Natasha Wozniak has never shied away from exploring a new path.
A KettleSpace Member since October 2018, she is a former Fulbright scholar, a jewelry maker, a co-founder of a nonprofit, and, most recently, a designer. During the COVID-19 pandemic, she has studied front-end programming and 3D design, which will support her own work — and allow her to help the people of Nepal, to whom she’s been connected since she studied sculpture in Kathmandu Valley in the 1990s.
Natasha strengthened her ties to Nepal in 2015, when a massive earthquake struck that country and she reconnected with a friend, Bibek K. Pandit. She said she sent him some money for relief supplies; when he realized people wanted to rebuild, he asked her if she was interested in helping.
“I was looking for some kind of mission and this was given to me,” said Natasha, who started raising money to help rebuild an entire village — an idea that “sounded really audacious.”
In the end, Natasha, Bibek, and their nonprofit, Sangsangai, built 15 houses and a community center in Rainaskot. Each house has an extra room for guests, which provides a source of long-term income. In 2017, they built another community center in a second village.
Meanwhile, Natasha was supporting herself by selling her handmade jewelry. And the marketing skills she cultivated as a business owner, including making promotional videos, benefited Sangsangai.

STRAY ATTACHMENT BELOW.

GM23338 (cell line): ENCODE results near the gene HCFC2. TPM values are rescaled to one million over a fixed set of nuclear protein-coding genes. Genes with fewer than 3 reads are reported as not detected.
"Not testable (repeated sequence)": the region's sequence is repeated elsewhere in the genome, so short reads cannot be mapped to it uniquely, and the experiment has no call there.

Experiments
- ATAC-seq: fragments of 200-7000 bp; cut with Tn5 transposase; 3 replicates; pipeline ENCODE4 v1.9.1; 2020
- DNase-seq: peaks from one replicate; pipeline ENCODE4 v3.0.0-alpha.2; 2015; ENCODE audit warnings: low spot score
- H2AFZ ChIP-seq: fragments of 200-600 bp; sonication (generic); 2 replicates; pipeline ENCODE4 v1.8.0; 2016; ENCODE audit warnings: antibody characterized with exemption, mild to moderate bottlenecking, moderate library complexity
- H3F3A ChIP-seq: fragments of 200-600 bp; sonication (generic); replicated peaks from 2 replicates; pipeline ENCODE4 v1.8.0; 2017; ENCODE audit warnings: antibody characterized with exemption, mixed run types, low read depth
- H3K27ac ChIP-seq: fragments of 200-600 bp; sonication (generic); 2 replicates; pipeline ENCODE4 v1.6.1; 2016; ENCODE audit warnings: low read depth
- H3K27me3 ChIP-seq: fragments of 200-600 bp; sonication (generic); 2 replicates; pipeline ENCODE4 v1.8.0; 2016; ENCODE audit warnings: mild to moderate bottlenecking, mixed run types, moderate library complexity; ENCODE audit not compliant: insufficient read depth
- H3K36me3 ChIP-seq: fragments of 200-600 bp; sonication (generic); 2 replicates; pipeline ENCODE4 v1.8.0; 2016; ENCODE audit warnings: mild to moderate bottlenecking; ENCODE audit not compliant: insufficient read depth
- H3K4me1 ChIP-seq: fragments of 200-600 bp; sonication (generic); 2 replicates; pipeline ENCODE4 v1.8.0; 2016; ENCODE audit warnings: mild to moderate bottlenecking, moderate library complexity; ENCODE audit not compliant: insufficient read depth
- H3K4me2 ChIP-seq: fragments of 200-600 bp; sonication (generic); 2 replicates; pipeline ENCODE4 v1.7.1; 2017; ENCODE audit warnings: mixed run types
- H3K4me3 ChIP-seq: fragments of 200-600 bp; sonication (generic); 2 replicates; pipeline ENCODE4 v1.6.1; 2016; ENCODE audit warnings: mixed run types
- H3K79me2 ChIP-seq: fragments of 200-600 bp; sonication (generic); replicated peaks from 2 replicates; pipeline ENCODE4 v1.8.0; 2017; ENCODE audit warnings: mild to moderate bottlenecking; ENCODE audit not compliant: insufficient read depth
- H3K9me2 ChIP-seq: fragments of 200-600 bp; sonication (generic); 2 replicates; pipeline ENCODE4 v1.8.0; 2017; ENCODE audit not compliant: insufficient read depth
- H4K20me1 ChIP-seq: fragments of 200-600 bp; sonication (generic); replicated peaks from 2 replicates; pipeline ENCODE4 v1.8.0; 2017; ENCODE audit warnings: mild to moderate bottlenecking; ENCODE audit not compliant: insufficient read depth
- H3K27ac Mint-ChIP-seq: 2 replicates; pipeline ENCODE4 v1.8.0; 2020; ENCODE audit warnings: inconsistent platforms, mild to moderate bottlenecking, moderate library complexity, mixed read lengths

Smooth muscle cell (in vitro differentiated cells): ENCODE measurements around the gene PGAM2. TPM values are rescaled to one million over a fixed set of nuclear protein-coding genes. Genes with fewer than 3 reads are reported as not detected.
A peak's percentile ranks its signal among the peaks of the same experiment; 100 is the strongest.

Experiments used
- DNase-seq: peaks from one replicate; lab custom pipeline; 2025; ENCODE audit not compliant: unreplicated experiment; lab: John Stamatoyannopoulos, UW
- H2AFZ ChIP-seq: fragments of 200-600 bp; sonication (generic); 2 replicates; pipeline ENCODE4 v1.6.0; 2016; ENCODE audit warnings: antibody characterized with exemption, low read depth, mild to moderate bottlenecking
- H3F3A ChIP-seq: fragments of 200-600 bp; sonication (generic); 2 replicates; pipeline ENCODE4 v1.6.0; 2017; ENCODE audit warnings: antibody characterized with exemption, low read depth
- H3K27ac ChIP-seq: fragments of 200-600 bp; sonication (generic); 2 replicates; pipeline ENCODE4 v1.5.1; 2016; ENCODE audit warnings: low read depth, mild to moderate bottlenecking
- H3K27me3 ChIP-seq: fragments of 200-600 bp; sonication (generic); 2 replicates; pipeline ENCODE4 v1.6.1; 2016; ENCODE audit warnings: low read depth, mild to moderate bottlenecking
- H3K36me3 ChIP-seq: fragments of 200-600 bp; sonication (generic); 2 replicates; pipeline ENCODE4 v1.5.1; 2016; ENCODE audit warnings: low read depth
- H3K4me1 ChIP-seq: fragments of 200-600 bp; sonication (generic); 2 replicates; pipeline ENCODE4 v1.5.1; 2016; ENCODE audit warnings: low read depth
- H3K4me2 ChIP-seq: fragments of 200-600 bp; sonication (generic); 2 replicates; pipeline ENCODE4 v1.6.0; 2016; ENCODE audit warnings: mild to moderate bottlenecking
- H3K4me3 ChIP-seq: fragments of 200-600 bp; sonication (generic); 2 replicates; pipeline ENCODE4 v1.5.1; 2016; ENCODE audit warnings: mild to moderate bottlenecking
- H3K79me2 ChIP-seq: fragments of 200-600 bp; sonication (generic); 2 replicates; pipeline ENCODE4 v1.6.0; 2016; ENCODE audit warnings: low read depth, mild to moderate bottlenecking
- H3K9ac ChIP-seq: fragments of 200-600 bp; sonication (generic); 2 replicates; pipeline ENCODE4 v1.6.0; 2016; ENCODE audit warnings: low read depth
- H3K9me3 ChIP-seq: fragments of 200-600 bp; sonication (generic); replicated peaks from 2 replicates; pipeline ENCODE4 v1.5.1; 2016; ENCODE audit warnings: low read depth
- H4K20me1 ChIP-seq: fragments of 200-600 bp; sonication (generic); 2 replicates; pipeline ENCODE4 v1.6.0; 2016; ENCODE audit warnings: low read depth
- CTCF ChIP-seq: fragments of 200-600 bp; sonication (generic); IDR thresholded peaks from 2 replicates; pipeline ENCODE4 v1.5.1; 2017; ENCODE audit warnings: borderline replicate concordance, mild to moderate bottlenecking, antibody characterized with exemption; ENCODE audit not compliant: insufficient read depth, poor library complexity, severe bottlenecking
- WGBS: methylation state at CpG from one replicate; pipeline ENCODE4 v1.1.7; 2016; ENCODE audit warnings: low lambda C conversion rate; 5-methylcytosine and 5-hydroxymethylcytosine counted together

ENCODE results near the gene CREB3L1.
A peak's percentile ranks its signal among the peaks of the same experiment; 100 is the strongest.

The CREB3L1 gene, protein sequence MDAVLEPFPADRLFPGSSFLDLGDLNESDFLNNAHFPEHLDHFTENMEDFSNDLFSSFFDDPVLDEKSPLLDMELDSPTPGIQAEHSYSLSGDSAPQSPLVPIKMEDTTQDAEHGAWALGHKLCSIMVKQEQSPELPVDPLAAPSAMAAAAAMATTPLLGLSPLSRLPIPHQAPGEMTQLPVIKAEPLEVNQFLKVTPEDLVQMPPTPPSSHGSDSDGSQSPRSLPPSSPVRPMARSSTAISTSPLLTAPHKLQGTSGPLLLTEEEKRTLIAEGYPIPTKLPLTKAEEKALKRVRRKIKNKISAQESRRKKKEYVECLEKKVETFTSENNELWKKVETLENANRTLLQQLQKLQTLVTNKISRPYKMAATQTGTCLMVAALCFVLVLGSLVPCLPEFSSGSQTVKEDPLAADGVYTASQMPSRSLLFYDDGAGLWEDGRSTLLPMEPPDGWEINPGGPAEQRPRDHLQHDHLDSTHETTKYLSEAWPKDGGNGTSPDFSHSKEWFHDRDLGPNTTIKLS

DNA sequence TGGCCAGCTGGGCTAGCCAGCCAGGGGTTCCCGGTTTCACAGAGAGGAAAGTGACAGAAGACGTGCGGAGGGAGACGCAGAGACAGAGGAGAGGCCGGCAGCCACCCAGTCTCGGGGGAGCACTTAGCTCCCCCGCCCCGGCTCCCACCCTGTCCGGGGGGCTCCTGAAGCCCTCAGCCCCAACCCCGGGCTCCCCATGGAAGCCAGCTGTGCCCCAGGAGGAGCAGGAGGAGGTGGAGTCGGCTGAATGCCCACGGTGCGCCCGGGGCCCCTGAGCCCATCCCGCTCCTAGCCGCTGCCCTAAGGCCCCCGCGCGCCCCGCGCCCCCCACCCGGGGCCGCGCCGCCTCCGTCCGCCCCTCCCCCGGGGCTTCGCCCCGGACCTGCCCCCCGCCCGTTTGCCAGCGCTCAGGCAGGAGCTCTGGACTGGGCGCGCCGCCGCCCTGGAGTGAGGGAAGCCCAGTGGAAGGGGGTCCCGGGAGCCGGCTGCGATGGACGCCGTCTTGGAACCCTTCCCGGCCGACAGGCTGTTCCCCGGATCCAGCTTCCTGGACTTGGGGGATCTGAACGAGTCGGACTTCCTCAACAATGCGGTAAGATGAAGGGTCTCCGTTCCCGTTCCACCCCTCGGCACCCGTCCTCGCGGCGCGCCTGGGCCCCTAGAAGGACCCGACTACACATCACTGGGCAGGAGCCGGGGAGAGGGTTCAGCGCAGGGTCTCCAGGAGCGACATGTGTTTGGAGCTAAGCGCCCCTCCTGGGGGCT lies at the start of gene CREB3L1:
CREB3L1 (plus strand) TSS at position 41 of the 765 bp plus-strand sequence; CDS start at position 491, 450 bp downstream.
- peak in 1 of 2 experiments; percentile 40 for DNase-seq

“I decided to make videos for the nonprofit. They could be used to introduce people in the village. As time went on, I was able to add videos of complete houses,” Natasha said. “In the beginning, the earthquake happened and there was media attention. Then the story changed and I had to keep pivoting. In the end, it was less about the earthquake and more about building the relationship between the donor and the villager. I had to create links.”
Creating — and maintaining — links seems to come naturally to Natasha, who worked out of Distilled, Baar Baar, The Wilson, and CSTM HAUS prior to KettleSpace’s suspension of service in March. In recent months, she has kept up with the friends she met in those locations; one is even helping her learn coding.
As Natasha adds skills to her portfolio, she also wants to use them to create digital products that could benefit the villagers of Rainaskot. One idea is to create a website to provide information about staying in Rainaskot and giving potential guests a way to contact the village to book rooms.
Though Natasha has not been to Nepal since 2018 (and the pandemic derailed her travel plans this fall), she said she stays in touch with Bibek and continues to brainstorm ways to help.
“It’s great to do work that’s charitable, but in the end, we need to create a stronger economic base,” she said. That way, “if unfortunate things happen, people will be resilient.”
Related Member Highlights